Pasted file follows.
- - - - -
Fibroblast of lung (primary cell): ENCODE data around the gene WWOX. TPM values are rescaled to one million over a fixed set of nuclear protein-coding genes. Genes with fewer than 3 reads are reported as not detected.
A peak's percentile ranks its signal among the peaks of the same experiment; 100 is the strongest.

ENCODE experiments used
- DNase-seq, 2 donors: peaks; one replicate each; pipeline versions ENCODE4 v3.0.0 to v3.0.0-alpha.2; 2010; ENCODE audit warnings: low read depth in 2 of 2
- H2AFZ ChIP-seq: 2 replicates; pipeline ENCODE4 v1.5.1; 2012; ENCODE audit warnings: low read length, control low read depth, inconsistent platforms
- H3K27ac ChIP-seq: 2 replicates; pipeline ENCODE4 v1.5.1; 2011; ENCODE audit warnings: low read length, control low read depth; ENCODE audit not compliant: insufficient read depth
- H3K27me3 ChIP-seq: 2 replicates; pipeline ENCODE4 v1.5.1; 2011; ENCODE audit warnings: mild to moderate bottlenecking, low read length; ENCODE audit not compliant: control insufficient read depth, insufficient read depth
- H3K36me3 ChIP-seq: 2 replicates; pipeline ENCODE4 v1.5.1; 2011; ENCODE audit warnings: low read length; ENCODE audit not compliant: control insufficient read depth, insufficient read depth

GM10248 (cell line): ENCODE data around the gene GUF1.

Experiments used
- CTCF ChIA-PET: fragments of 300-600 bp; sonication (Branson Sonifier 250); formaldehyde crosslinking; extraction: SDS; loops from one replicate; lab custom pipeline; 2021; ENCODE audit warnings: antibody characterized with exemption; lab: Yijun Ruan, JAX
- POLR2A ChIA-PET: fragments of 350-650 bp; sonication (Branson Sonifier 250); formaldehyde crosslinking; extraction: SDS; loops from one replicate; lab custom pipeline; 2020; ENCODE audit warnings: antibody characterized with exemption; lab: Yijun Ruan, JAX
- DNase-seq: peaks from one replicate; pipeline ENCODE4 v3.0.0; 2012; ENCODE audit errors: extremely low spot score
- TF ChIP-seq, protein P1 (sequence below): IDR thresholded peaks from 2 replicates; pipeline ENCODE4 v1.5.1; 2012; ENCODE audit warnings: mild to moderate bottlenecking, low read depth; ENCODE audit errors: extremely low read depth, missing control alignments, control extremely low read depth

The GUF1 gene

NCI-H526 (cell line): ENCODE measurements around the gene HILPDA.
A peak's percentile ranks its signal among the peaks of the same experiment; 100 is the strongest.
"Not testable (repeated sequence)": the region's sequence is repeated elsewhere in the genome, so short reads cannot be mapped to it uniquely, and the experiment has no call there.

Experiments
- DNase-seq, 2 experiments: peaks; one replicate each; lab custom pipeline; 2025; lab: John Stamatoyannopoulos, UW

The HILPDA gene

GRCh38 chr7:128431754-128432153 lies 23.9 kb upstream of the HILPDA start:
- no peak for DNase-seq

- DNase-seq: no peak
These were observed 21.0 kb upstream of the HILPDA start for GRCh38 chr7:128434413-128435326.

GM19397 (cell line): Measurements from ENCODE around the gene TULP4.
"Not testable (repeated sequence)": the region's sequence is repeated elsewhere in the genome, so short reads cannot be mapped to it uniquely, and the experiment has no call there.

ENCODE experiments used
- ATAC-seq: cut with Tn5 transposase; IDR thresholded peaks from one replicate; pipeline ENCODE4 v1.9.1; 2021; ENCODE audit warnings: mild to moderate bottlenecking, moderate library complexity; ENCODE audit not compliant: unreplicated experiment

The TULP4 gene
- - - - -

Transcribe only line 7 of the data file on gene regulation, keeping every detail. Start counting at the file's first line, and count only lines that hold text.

- H3K27me3 ChIP-seq: 2 replicates; pipeline ENCODE4 v1.5.1; 2011; ENCODE audit warnings: mild to moderate bottlenecking, low read length; ENCODE audit not compliant: control insufficient read depth, insufficient read depth